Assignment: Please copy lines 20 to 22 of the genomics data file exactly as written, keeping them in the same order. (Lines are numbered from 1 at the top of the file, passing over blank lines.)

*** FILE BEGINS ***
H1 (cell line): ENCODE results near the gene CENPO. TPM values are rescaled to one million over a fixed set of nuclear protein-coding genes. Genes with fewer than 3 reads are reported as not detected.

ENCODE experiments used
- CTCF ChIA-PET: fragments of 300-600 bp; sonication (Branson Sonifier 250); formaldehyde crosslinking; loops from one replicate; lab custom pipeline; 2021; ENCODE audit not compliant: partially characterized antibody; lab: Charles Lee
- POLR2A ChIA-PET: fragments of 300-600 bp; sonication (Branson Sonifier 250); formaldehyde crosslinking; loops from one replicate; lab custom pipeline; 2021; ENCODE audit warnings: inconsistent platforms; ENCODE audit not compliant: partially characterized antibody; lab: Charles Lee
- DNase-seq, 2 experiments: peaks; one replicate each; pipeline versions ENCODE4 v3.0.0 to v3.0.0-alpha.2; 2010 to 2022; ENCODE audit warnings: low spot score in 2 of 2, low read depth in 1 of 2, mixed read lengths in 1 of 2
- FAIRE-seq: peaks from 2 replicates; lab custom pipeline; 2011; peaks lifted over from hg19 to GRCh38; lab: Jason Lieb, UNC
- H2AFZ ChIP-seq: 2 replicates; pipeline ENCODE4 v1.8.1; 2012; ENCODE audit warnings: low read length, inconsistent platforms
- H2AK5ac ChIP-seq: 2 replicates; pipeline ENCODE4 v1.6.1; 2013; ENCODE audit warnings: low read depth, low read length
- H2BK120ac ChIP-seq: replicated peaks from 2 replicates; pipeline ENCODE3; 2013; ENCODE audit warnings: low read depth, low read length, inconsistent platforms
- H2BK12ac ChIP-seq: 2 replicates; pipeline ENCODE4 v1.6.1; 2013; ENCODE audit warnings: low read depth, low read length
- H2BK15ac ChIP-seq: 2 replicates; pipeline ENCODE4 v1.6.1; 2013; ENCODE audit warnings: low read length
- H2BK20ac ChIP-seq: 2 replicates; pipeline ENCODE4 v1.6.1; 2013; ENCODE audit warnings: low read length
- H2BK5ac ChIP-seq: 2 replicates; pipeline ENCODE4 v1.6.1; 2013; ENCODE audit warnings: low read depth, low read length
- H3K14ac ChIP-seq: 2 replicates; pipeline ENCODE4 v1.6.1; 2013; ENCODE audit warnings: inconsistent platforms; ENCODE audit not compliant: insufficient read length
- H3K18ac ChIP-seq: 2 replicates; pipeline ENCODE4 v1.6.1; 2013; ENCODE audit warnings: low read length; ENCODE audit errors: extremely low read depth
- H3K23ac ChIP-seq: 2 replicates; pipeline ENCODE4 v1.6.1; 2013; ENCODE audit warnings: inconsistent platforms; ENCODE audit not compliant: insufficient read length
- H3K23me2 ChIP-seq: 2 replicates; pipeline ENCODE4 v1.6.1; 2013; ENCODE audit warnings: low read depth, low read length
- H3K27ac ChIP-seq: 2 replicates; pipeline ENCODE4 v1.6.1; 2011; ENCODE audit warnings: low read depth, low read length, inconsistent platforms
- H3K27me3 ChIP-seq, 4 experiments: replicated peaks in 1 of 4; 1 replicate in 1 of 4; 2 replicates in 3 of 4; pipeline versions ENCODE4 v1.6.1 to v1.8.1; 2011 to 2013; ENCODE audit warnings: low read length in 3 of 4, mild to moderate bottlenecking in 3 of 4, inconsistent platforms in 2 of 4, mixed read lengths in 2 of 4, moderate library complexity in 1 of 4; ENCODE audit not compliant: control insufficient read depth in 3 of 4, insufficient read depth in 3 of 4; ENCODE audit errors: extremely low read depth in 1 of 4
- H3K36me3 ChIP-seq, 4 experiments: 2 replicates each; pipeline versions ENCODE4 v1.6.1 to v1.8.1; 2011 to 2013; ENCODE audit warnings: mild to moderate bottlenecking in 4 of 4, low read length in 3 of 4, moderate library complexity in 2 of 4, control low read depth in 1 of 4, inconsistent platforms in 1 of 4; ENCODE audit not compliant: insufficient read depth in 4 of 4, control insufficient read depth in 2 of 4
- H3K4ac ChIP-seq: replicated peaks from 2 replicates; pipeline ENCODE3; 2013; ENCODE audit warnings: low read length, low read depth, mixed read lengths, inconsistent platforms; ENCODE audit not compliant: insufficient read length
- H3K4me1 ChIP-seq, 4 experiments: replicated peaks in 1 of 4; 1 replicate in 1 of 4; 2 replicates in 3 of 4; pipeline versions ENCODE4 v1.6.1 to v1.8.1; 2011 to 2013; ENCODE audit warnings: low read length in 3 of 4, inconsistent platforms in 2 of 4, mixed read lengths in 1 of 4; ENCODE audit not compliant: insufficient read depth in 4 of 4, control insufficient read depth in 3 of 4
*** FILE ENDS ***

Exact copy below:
- H3K36me3 ChIP-seq, 4 experiments: 2 replicates each; pipeline versions ENCODE4 v1.6.1 to v1.8.1; 2011 to 2013; ENCODE audit warnings: mild to moderate bottlenecking in 4 of 4, low read length in 3 of 4, moderate library complexity in 2 of 4, control low read depth in 1 of 4, inconsistent platforms in 1 of 4; ENCODE audit not compliant: insufficient read depth in 4 of 4, control insufficient read depth in 2 of 4
- H3K4ac ChIP-seq: replicated peaks from 2 replicates; pipeline ENCODE3; 2013; ENCODE audit warnings: low read length, low read depth, mixed read lengths, inconsistent platforms; ENCODE audit not compliant: insufficient read length
- H3K4me1 ChIP-seq, 4 experiments: replicated peaks in 1 of 4; 1 replicate in 1 of 4; 2 replicates in 3 of 4; pipeline versions ENCODE4 v1.6.1 to v1.8.1; 2011 to 2013; ENCODE audit warnings: low read length in 3 of 4, inconsistent platforms in 2 of 4, mixed read lengths in 1 of 4; ENCODE audit not compliant: insufficient read depth in 4 of 4, control insufficient read depth in 3 of 4